First came donuts, then came munchkins
Do you remember the first desktop computer you or your family owned? And do you remember what you used to do when you went online? Maybe you played video games, used AOL email, MSN instant messenger, or just surfed the web. Maybe you were even an early Amazon customer? Well, whatever you did, I’m sure you remember this…
Think back to the room the computer used to sit in. Do you remember how you used to *stare* at that thick glass screen? You were in the peace and quiet of your home, surrounded by four motionless walls. There was nothing to distract you from your browsing; that screen had your attention.
Finally, do you remember how long you’d spend on that computer every day? Maybe you don’t remember exactly, but perhaps it was 40 to 60 minutes at a time.
Most consumers in developed countries had similar experiences: the length of each browsing sessions was long (about 30–60 minutes) and, unless your mum shouted ‘DINNER TIME!’ at you for a third time in five minutes, your browsing session was distraction-free.
Fast forward to January 2017, when the iPhone celebrated it’s 10th anniversary. How are you browsing now? At the risk of stating the obvious, you’re going online all the time, every day — on your phone.
Think about all the places you use your phone… In line at Starbucks. While you’re on the subway. When you’re looking up movie reviews. When you’re watching Netflix. When you’re posting a photo on Facebook. When you’re calling an Uber. When you’re getting dinner with a friend and they go to the bathroom. When you go to the bathroom. And so forth… These are all small moments, usually unplanned.
On average, consumers look at their phone 221 times a day. That’s once every five minutes. Additionally, the typical iPhone user unlocks their phone 80 times a day. No longer are consumers fixated on a screen for 30 minutes at a time. Now, consumers are only looking at their screen for 30 seconds at a time:
In our ever-more-digital world, brands face ever-shortening windows of opportunity in which to capture a consumer’s attention.
This shift in browsing behaviour, from long sessions to short moments, has changed the environment in which consumers browse. Remember that room your desktop computer used to sit in, illuminated by the screen’s engrossing glow? Well, your attention wasn’t going anywhere. Brands had the luxury of your attention and time on desktop. Now, as a mobile user, not only do you have distractions in the world around you, you also have distractions on the very screen that draws your attention:
- On-screen distractions (e.g. texts, Instagram notifications, important emails, breaking news alerts, Venmo requests, etc)
- Off-screen distractions (e.g. the Starbucks barista telling you your coffee is ready, the people getting on and off your train, your Uber arriving, going to Spotify to change the song you’re listening to in your headphones, etc)
You also have a lot more choices of what to do online than you did 10 years ago.
Although we hear a lot about ever-decreasing attention spans in an ever-more-digital world, the reality is that people will give you their attention for as long as they used to if you give them an experience that won’t be overpowered by the new distractions of mobile.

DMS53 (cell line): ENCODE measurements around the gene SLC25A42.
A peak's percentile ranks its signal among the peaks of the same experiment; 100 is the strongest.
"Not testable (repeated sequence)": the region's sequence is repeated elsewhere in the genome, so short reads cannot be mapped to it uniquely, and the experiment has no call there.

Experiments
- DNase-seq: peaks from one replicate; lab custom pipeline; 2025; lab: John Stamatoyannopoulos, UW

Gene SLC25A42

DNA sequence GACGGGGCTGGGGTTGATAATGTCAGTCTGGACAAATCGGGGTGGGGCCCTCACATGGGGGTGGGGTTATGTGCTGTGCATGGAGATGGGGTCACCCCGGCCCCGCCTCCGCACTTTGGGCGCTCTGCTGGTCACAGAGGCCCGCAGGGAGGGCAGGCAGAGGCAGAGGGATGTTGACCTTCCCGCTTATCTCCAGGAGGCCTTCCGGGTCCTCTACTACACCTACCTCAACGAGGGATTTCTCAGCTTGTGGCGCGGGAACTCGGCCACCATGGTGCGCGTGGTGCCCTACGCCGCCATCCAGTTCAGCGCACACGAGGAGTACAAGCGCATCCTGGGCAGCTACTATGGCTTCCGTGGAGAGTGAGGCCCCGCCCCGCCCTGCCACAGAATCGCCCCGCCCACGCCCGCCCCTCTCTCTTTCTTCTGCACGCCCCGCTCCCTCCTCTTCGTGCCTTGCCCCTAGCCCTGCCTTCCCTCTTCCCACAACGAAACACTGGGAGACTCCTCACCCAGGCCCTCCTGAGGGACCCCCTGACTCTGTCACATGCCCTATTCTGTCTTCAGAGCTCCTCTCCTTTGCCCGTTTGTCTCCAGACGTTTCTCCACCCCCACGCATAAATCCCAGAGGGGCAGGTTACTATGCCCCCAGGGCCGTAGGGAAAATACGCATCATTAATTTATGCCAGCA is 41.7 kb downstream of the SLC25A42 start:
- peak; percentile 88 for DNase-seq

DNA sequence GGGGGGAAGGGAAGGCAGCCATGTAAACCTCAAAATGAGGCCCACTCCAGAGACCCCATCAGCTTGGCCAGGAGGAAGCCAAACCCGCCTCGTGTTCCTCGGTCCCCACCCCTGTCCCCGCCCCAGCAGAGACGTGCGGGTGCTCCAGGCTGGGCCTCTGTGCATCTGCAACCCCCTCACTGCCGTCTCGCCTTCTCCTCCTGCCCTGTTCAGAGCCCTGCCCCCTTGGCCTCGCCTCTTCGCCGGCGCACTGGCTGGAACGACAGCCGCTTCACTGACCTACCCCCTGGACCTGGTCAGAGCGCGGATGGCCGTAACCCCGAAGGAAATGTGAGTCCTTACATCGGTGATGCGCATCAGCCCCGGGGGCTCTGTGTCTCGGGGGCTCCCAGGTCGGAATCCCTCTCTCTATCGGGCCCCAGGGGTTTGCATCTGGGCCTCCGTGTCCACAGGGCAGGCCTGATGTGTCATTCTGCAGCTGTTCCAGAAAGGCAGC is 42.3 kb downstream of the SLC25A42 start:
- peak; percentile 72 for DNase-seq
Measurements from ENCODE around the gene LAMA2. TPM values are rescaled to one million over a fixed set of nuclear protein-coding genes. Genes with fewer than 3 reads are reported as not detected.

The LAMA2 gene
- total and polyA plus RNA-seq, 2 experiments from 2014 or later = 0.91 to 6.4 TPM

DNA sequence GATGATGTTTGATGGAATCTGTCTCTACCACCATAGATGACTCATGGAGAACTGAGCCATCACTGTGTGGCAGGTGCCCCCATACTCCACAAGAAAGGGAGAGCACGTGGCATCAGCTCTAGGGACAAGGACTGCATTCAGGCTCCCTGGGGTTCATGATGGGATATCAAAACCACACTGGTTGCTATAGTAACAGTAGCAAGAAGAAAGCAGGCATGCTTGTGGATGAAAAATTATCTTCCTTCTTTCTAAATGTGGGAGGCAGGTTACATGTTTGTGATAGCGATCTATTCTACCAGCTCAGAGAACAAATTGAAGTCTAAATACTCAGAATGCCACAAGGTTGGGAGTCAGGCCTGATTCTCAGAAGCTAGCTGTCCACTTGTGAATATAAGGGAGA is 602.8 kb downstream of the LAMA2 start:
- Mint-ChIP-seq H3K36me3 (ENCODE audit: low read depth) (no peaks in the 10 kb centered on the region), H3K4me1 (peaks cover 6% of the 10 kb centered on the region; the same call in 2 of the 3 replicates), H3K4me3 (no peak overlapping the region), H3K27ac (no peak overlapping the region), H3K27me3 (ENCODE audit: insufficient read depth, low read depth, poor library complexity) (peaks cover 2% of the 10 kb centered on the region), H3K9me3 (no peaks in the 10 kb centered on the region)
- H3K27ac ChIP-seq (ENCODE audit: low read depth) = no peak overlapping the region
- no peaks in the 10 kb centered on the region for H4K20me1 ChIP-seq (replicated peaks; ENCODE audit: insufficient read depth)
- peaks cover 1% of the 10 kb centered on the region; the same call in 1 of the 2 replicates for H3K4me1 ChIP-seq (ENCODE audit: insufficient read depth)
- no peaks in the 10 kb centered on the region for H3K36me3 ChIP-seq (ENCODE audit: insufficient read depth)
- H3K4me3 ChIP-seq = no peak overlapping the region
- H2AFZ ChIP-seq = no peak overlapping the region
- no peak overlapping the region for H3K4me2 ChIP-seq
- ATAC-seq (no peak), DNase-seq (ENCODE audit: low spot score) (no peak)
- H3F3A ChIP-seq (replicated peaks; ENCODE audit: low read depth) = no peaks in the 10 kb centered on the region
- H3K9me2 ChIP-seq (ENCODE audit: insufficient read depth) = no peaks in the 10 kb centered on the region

Easier said than done, admittedly.
Looking to the future, if 2000 was full of donuts and 2017 is full of munchkins, what do the next few years of consumer browsing behaviour look like?
Well, the windows of opportunity to engage with consumers will get even shorter. This will be driven by voice-first technologies like Alexa and augmented reality technologies like Snap. Consumers will also continue to have more reasons to turn to their phones… More people will buy products on their phones. More people will pay for good on their phones. More people will control their home electronics on their phone. More people will broadcast live video streams on their phone.
As such, the windows of opportunities for brand to engage with you will continue to get shorter and more frequent:
As such, the consumer experience playing field will look like this: a lot more defenders (aka distractions) but a lot more opportunities to shoot and score with each consumer if a brand’s tactics are good enough to win the consumer’s attention. In a game of football/soccer, winning usually means passing between your players to get around defenders. In the game of consumer attention, winning means passing data and understanding between all your experiences to score a few more seconds of a consumer’s attention against a wall of distractions.
Why’s that? Well, although consumer browsing behaviour continues to change, building relationships with consumers is still no different from how you build relationships with the friends and family you text, Facebook, and email on your phone: you just build off your previous conversations and experiences together to further your relationship. Think about it this way… If you ignored every conversations you had with your best friend and ignored the answer to every question you had asked them, they wouldn’t be your best friend, they’d be confused.
That’s why collecting and using consumer data is so important as the average browsing session length continues to shorten. Data is not about being ‘smart’, it’s about creating a bond.
Every additional moment a consumer is online is just another opportunity to talk to the consumer, learn about them, from them, to build that bond.